It’s chilly outside, but this edition of Dragon by Dragon goes back to the balmy summer days of 1980, with the August issue of Dragon! Fantasy and sci-fi films were all the rage in August 1980, from Smokey & the Bandit II to Xanadu to Final Countdown. Well, the last two are fantasy/sci-fi. The first is sort of fantastic.
Let’s see what fantasy & sci-fi offerings the good folks at TSR were serving up …
AUGUST 1980 DRAGON TOP TEN
#1 – PEOPLE CAN COMPLAIN ABOUT ANYTHING
A letter to the editor:
I must get it off my chest: Why do you print so many modules? I agree that it’s a nice concept, a magazine and a module for only $3.00, but there are some people who could do without them and be able to afford this almost perfect magazine. If you must put a filler of some sort in here, why not. make it a game?”
Apparently, the modules were “filler”.
I’ve seen some interest in Boot Hill and western RPGs recently on Google+, so I thought this ad might be of interest:
I’ve seen many Boot Hill articles, but this is the first ad I remember seeing.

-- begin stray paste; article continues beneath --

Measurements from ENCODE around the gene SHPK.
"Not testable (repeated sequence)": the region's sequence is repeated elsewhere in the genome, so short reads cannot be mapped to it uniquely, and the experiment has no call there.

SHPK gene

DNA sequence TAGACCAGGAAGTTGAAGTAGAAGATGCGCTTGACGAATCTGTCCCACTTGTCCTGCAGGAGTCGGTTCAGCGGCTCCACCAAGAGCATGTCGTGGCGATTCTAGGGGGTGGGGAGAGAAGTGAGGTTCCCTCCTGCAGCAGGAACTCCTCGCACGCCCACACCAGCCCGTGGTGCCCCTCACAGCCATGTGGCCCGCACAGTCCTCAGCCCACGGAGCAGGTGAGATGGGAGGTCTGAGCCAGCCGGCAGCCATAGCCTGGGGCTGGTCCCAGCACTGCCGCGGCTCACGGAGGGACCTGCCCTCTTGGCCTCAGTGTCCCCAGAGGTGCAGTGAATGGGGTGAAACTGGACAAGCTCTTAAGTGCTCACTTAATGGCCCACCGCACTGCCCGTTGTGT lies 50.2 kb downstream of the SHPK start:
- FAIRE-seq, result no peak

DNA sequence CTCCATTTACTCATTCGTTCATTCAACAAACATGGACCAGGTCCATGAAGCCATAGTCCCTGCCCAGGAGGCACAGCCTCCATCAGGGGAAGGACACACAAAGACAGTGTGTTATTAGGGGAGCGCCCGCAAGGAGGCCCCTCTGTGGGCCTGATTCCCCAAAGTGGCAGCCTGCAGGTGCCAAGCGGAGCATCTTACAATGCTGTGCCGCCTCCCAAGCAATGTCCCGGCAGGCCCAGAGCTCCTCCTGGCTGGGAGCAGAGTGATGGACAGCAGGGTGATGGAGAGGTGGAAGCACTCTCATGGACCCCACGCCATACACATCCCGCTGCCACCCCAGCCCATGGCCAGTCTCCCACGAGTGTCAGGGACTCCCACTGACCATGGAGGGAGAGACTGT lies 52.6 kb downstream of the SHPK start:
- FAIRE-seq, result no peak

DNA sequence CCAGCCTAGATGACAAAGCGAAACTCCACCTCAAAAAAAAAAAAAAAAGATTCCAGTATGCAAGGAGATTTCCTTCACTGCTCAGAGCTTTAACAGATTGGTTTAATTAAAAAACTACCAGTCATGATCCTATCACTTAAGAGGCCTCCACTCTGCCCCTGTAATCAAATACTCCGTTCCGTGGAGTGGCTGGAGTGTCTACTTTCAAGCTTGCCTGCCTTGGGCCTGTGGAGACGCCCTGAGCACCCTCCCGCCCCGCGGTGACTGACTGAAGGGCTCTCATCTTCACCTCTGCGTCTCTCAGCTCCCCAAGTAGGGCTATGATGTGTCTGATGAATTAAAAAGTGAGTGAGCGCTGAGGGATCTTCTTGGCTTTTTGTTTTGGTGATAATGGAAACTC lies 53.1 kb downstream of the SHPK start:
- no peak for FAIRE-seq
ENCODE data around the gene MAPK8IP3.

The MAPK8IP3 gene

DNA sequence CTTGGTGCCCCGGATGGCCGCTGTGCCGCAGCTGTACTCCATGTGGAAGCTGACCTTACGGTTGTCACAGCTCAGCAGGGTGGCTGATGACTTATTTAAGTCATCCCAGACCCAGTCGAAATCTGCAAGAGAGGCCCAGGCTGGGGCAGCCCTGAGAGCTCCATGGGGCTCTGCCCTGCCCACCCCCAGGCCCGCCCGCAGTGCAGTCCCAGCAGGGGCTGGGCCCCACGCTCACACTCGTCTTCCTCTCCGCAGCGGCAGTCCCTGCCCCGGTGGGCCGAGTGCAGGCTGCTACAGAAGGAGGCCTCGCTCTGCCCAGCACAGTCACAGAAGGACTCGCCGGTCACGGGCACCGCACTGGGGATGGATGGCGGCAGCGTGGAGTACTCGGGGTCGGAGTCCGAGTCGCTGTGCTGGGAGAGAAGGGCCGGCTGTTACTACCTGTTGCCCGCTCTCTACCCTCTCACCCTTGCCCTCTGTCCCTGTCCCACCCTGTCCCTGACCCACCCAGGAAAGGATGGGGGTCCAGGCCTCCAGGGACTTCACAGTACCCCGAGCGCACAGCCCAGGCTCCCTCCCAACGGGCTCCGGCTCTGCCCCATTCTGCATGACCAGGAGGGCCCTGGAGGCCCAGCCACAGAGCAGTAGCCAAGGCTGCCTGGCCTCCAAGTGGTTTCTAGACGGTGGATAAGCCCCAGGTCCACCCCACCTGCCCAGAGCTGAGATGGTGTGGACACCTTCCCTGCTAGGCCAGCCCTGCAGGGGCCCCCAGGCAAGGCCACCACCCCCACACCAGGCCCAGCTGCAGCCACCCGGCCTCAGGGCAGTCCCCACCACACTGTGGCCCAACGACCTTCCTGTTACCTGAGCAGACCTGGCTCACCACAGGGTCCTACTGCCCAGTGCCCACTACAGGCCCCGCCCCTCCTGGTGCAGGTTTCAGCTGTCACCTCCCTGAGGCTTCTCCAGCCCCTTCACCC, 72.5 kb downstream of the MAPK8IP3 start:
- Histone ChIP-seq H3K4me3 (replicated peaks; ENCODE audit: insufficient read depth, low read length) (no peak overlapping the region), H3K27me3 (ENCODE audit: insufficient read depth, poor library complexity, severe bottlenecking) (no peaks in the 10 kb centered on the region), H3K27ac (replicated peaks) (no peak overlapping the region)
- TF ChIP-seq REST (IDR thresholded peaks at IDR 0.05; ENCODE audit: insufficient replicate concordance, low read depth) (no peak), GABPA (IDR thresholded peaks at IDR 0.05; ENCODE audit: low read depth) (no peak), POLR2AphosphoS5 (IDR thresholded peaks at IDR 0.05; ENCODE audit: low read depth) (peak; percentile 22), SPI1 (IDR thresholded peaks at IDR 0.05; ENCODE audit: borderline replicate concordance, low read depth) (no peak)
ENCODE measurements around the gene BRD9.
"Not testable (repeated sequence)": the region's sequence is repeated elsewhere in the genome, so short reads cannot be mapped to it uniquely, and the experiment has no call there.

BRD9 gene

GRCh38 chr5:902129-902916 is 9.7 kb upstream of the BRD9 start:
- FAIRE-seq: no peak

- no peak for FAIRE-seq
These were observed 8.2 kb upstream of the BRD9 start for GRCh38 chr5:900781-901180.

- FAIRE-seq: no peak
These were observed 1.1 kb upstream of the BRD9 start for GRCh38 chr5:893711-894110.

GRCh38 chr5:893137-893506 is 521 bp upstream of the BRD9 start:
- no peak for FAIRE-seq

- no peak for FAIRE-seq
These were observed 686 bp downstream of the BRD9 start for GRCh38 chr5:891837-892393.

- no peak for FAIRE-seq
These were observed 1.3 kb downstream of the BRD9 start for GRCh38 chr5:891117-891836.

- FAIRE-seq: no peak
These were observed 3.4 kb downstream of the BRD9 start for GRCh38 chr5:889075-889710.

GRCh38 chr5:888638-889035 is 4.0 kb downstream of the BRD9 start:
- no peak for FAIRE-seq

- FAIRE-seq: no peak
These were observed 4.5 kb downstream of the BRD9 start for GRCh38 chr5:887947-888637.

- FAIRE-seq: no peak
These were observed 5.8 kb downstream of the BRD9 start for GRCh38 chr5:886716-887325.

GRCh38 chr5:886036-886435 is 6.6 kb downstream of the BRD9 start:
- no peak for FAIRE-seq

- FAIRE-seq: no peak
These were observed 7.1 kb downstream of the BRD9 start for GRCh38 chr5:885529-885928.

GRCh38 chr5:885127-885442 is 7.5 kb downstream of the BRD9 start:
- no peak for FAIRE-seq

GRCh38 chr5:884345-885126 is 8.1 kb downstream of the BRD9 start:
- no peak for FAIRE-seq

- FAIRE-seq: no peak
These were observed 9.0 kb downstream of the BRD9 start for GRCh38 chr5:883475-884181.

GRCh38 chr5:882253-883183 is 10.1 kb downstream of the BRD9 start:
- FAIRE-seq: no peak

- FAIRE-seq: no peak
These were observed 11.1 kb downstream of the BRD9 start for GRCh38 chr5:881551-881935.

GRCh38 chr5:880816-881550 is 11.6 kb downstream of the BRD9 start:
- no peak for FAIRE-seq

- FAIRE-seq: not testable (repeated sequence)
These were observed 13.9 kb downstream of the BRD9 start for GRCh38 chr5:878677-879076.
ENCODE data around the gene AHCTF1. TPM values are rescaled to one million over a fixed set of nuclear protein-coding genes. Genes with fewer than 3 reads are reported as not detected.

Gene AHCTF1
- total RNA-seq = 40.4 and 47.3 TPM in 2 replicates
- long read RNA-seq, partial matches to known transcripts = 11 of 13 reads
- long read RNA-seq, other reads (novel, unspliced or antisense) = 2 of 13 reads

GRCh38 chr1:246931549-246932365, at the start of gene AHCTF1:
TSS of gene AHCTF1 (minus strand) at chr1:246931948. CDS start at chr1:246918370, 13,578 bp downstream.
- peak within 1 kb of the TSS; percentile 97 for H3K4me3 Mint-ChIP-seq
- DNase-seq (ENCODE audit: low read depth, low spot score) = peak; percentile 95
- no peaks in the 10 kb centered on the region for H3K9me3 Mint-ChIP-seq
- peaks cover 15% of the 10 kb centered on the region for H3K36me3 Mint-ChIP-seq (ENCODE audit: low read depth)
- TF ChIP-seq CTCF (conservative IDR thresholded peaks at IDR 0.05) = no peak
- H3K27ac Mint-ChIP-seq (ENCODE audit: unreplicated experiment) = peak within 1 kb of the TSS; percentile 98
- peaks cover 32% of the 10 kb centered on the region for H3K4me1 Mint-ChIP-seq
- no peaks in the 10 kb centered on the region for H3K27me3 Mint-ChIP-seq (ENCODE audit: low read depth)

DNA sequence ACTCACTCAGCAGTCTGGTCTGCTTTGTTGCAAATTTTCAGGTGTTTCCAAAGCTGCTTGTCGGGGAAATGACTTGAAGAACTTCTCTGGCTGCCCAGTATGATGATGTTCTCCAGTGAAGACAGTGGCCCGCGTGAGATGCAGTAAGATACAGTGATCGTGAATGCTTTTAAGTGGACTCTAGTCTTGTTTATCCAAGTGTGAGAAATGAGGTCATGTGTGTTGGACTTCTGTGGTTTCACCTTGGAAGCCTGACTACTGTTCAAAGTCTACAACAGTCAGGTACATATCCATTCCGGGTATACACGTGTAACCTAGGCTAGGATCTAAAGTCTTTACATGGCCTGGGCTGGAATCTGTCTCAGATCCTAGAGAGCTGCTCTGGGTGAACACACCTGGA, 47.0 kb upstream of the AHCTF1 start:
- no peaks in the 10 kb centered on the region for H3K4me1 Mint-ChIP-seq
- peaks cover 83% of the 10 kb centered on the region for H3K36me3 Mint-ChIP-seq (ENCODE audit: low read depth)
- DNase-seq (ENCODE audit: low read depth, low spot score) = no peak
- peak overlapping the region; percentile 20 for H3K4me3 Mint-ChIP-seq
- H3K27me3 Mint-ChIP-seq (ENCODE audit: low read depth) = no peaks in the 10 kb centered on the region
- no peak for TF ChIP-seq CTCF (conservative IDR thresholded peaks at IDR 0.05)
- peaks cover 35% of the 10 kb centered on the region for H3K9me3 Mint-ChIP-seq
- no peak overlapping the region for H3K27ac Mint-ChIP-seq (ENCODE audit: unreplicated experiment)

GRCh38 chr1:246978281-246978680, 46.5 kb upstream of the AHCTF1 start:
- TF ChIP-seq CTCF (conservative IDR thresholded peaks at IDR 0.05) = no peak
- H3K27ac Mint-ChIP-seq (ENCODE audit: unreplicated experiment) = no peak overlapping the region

#2 – THE DUELING ROOM
This will sound odd to some readers, but one of the things I like about early D&D was the lack of desire to make it immersive and real. There was already that strain in some players and game masters, but the early breed seemed content to play it as a game that didn’t have to make much sense. Characters had crazy names and did crazy things.
Thus my appreciation for “The Dueling Room” article by Jeff Swycaffer. It’s a place for two players to pit their characters against one another. Why? Because it sounds like fun. Because my character can beat up your character – no he can’t – yes he can – prove it!
Naturally, the dueling room has some random tables attached to it, because the room changes as the duel proceeds, including some “odd events” like fireballs bursting into the room and absolute, unalterable darkness for 6-11 turns. Sounds like fun.
I seem to remember some folks on G+ doing a D&D fight club – this would be the perfect arena for fights like that.
I think I’ll put designing something similar on my list of articles I need to finish for this poor, neglected blog.
“Digging the burial mound or building the funeral pyre requires 1-6 hours of labor, depending on the softness of the soil and the availability of firewood. Another 1-3 hours is required for preparation of the body, final rites and actual interment or cremation.” – George Laking
Now you know.
#3 – FLAMING OIL
Flaming oil (and it’s modern cousin alchemist’s fire) have long been popular because they seem like a way to break the melee rules and kill things that would otherwise be difficult to kill. My players have hurled or prepared to hurl flaming oil quite a few times.